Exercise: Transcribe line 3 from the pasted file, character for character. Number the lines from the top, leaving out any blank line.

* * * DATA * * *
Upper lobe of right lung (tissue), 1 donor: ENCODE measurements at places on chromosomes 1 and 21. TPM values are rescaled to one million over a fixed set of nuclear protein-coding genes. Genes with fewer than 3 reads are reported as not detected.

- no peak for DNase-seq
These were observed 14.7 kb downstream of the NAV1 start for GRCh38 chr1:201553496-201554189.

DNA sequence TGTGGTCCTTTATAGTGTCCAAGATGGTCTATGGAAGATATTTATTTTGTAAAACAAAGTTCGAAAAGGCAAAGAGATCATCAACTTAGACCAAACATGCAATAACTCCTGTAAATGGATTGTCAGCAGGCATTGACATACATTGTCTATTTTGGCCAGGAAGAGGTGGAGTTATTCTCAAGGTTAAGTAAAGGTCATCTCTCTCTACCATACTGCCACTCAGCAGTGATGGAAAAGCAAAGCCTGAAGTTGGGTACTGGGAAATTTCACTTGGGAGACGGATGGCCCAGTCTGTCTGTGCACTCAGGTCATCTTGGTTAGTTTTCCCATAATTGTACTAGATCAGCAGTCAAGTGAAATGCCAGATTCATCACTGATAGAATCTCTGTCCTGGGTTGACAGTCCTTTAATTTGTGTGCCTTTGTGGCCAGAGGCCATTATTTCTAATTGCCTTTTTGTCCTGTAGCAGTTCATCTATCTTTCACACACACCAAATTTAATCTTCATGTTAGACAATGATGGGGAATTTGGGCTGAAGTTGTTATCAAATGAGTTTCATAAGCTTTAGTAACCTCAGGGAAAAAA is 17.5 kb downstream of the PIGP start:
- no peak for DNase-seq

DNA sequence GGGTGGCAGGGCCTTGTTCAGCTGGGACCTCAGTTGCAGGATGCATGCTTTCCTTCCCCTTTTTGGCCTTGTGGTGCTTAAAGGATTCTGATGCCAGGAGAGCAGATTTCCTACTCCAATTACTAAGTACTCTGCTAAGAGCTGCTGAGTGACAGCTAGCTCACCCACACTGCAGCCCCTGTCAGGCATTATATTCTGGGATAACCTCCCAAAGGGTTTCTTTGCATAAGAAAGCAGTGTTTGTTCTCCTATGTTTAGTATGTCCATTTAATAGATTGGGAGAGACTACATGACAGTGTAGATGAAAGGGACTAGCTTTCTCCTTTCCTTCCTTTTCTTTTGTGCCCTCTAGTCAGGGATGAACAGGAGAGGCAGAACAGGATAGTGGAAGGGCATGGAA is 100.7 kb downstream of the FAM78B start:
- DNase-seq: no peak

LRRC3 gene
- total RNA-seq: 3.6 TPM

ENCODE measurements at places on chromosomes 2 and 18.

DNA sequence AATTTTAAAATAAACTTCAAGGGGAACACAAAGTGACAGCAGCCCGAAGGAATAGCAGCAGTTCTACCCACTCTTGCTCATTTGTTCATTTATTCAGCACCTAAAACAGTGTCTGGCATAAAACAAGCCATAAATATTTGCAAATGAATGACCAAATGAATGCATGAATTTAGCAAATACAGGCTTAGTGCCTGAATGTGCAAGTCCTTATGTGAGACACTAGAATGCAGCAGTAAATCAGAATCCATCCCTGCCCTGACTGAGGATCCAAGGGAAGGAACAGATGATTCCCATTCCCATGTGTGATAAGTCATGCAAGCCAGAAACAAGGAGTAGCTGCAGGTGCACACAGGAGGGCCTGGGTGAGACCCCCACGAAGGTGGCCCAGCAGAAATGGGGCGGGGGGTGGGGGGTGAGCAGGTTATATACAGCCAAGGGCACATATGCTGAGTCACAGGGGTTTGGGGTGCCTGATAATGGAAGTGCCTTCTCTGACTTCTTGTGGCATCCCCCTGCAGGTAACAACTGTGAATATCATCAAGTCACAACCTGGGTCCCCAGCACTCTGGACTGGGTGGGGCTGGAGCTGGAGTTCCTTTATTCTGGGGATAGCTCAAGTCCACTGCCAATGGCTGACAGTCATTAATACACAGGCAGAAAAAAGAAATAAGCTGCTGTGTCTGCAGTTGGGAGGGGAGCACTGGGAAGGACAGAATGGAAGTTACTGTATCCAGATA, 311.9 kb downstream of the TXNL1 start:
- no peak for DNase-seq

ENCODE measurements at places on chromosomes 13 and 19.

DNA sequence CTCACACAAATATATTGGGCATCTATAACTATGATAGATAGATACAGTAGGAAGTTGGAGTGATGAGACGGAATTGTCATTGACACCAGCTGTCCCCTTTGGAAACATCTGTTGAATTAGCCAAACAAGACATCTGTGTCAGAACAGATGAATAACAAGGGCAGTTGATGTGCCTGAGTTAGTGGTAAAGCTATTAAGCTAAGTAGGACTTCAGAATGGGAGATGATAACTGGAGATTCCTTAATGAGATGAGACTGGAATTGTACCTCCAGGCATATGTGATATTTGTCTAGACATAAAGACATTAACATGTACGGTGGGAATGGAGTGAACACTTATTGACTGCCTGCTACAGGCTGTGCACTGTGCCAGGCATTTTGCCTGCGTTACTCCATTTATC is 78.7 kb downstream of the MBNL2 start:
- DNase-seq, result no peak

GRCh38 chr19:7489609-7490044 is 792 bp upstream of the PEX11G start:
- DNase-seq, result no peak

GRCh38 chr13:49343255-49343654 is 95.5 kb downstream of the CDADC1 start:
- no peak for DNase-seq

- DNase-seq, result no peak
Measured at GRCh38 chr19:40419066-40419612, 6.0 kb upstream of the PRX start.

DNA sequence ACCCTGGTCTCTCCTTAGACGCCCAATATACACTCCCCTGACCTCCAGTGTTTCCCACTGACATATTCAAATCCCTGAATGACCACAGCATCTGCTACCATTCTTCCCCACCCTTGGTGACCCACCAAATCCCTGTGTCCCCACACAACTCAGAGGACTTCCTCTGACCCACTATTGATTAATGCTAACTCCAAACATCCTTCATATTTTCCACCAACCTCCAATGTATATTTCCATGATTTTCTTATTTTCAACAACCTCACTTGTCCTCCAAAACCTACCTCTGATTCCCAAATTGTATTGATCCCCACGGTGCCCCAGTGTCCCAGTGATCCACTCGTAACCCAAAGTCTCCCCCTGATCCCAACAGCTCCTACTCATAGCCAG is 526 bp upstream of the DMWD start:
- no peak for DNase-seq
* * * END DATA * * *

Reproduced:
These were observed 14.7 kb downstream of the NAV1 start for GRCh38 chr1:201553496-201554189.